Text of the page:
New legislation out of the Senate now subjects a portion of workers’ compensation and personal injury awards to child support arrearages.
Senate Bill 71 proposes that a portion of the net recovery obtained by workers’ compensation and personal injury claimants be eligible for execution in cases involving outstanding child support obligations. The term “net recovery” refers to the funds received by a claimant in workers’ compensation cases after accounting for deductions, including attorney fees, expenses, medical bills, and any existing liens or outstanding claims related to personal injury.
What are child support arrearages?
Child support arrearages refer to the unpaid or overdue child support payments owed by a noncustodial parent to the custodial parent (or the state agency) responsible for administering child support enforcement. These arrearages can accumulate over time, especially when the noncustodial parent fails to make the required child support payments as ordered by the court.
Child support is a legal obligation intended to provide financial assistance to a custodial parent in raising and supporting their child or children. When a court determines child support payments, it considers a variety of factors, including the noncustodial parent’s income, the child’s needs, and the standard of living the child would have enjoyed if the parents were living together.
Child support arrearages can be emotionally and financially challenging for both parents involved and, more importantly, for the children who rely on that support. Noncustodial parents need to communicate with the custodial parent and, if necessary, seek legal assistance to address arrearages. If appropriate, they can request a modification of the child support order based on their changed circumstances. At the end of the day, meeting child support obligations is essential for the well-being of the child or children involved.
What should I do if my co-parent owes me child support?
If your co-parent owes you child support and is not making the required payments, you may find yourself in a frustrating situation. Our attorneys offer this step-by-step guide on what to do:
- Open communication. Start by communicating with your co-parent about the missed payments. Sometimes, financial difficulties or misunderstandings can lead to missed payments. Initiate a respectful and open conversation to understand their perspective and explore possible solutions. It’s important to keep the lines of communication open to resolve the issue amicably if possible.
- Review your child support order. Carefully review the child support order issued by the court. Ensure that the amount and payment schedule are accurate and up-to-date. If there have been significant changes in either parent’s financial situation or the child’s needs, you may consider seeking a modification of the child support order through the court. A modification can adjust the child support payments to better reflect the current circumstances.
- Document missed payments. Keep detailed records of all missed child support payments. Maintain a record that includes dates, amounts, and any communication with your co-parent regarding the missed payments. Having this documentation is essential if you need to pursue legal action to enforce child support payments.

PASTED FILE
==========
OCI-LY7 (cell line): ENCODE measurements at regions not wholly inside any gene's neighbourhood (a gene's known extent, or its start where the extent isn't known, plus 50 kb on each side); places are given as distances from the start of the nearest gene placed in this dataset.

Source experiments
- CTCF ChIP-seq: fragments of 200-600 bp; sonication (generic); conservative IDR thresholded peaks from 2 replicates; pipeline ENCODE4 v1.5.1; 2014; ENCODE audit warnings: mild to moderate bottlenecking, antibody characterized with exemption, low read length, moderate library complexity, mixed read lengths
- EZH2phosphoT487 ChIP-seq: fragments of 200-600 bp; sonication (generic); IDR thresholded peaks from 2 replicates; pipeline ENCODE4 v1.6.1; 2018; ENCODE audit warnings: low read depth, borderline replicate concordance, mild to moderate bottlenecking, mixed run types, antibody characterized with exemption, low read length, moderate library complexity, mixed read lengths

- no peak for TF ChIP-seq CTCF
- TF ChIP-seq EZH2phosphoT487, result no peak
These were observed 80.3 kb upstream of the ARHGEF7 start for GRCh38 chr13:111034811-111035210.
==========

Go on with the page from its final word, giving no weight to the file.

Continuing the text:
- Contact Maryland’s child support enforcement agency. If open communication and discussions with your co-parent do not lead to a resolution, consider contacting the Maryland Department of Human Services at 1-800-332-6347 (TTY 1-800-735-2258) if you are not receiving payments as ordered. They have tools and resources to help enforce child support orders. They can initiate actions such as wage garnishment, intercepting tax refunds, suspending driver’s licenses, and even pursuing legal action to collect past-due support.
- Consult with an attorney. If the situation remains unresolved, go ahead and consult with a family law attorney with experience in child support matters. The attorneys here at McCabe Russell can provide guidance on your legal rights and options, help you navigate the legal process, and represent your interests in court if necessary.
- File a motion for contempt. In cases where your co-parent consistently refuses to pay child support despite a court order, you may need to file a motion for contempt with the court. Our attorneys can take legal action to compel your co-parent to comply with the court’s order, and if they still do not comply, they may face penalties, such as fines or even imprisonment. With the passage of SB 71, even workers’ compensation settlements can be garnished for child support arrearages.
- Consider mediation. In some situations, mediation with a neutral third party may be a helpful alternative to court proceedings. Mediation can allow both parents to reach an agreement on child support payments and other related issues while avoiding the adversarial nature of a court battle.
It is important to remember that child support is a legal obligation, and both parents are expected to fulfill their responsibilities. If your co-parent owes you child support, taking the appropriate steps to address the issue through legal channels can help ensure the financial well-being of your child and provide you with the support you need to care for them. Consulting with legal professionals and agencies experienced in child support enforcement is often the most effective way to resolve these matters.
The family law attorneys at McCabe Russell are here to help if you are having issues with your child support. Whether you owe or whether you need to take legal action against your co-parent, we have years of experience helping children and families just like yours. To schedule an appointment or consultation, call our offices or fill out our contact form. We are proud to serve clients in Fulton, Bethesda, Rockville, and Columbia.